But then if those very same people talk on the court, or behave off the court, like people with no regard for human life, well, that's awkward.
In "Apocalypse Now," the front lines in Vietnam are a heinous place where circumstances well beyond any soldier's control demand people do barbaric things to each other. Is it a crime, then, to relish the barbarism? To set it to music? To indulge all the way? How strange are we to accept the massacre, but to freak out that those doing the gruesome work might love the smell of napalm in the morning?
Wait, don't answer that yet.
The Villanueva Story
Charlie Villanueva's brother and business partner Robert explains to ESPN's Justin Verrier:
It was something that went beyond trash talking, in yesterday's game. Charlie's has been teased all his life regarding his skin condition. He's the spokesperson for the National Alopecia Areata Foundation and he has made anti-bullying in public schools across America his foundation's primary initiative and purpose. It's one thing to hear negative insulting comments from sports fans rooting against you, but to hear it from your peers it's just complete stupidity.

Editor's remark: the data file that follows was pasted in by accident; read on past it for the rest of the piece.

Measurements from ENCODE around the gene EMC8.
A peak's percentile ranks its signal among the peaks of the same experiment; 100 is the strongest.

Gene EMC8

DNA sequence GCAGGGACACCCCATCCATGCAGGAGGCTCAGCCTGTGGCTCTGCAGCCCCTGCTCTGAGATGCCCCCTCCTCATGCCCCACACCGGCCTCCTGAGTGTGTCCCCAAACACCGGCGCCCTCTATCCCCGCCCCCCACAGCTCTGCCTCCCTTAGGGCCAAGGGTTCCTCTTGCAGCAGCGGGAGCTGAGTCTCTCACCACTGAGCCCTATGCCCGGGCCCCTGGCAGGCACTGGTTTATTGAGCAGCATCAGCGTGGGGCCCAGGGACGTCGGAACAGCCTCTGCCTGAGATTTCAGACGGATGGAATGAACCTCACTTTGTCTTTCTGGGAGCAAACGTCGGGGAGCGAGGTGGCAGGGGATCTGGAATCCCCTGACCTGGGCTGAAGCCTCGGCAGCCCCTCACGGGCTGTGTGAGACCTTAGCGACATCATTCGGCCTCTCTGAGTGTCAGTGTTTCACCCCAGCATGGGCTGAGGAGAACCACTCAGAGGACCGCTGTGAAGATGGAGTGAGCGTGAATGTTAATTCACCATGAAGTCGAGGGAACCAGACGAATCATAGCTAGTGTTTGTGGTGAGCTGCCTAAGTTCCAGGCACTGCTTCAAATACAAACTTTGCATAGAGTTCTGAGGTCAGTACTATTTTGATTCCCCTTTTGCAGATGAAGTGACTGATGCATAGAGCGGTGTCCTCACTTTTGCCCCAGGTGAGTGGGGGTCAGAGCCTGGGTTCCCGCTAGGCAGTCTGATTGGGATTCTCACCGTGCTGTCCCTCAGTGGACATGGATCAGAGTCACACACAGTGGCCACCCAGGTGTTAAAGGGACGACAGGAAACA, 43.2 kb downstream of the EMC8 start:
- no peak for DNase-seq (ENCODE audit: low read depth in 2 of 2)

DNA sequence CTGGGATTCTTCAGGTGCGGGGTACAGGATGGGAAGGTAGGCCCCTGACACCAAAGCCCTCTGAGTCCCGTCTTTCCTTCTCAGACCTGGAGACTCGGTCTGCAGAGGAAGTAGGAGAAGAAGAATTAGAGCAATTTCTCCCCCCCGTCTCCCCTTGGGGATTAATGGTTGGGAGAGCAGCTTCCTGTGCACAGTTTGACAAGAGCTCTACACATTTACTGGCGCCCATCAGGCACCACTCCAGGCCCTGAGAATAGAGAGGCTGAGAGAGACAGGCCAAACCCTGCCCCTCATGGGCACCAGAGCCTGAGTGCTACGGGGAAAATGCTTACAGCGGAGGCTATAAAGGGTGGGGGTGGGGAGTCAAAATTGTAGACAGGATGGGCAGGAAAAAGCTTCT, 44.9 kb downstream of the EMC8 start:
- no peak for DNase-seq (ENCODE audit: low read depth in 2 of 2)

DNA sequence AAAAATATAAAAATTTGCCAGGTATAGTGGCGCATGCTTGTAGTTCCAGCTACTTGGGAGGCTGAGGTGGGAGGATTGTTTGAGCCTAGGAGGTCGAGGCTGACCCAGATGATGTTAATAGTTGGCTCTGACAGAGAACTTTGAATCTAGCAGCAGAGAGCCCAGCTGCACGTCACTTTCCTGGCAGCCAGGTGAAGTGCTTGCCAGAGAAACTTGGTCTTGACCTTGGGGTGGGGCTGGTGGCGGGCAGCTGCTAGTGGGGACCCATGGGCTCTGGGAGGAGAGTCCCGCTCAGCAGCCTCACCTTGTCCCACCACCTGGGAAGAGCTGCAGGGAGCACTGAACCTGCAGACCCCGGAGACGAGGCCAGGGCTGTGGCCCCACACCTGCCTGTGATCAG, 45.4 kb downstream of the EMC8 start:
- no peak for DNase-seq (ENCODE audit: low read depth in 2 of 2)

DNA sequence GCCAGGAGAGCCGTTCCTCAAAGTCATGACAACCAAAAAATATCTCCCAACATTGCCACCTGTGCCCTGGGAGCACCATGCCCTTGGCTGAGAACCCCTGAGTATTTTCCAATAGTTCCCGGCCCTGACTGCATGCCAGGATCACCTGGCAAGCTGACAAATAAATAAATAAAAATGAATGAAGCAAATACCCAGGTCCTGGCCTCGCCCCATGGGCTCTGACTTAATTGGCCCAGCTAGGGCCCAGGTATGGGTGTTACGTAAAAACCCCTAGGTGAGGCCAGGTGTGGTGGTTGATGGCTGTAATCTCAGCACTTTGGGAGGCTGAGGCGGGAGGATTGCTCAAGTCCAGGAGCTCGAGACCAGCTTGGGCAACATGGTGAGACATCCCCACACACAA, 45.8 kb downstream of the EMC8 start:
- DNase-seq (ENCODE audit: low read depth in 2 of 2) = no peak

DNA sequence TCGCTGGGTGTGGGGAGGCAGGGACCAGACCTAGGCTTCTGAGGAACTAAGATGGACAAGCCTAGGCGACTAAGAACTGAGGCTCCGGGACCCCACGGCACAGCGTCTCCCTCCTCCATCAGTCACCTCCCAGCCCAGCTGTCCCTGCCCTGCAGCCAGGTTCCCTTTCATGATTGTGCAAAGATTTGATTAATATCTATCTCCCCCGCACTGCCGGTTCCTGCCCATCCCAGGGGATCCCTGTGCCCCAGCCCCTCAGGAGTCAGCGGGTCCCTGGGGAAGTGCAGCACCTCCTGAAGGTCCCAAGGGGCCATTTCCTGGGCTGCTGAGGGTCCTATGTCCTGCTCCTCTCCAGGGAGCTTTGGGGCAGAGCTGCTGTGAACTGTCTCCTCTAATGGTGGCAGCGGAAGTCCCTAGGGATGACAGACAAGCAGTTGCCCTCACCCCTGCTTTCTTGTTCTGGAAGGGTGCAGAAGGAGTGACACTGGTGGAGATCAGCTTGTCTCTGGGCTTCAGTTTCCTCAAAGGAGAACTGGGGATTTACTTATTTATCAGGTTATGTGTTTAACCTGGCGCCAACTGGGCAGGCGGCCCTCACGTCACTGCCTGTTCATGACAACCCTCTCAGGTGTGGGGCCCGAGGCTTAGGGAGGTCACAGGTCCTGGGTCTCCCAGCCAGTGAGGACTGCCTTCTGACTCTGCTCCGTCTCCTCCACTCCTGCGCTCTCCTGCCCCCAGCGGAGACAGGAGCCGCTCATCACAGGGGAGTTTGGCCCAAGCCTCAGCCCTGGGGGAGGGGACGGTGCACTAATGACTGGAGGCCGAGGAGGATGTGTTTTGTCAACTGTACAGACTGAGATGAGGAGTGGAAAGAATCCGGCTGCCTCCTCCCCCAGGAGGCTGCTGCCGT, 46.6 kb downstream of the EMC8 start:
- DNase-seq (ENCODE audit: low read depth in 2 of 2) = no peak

I think Charlie could have handled it a little differently, but he's passionate about his cause and beliefs, and I don't blame him for lashing his frustration with his Twitter community. Keep in mind, we just completed a cancer awareness month and the NBA league is a full partner in fighting this cause.
I just don't get it. It’s what a lot of Americans are lacking, proper education and home upraising.
He just wanted to share some light on how ignorance still exists no matter what your age is or what your job entails. If that can take place in an NBA court amongst grown men, imagine what our children are saying to each other while in school playgrounds. Education is a progressive discovery of our own ignorance.
Here Robert stakes out a normal and sober-minded position. We ought not behave like this. Damn straight.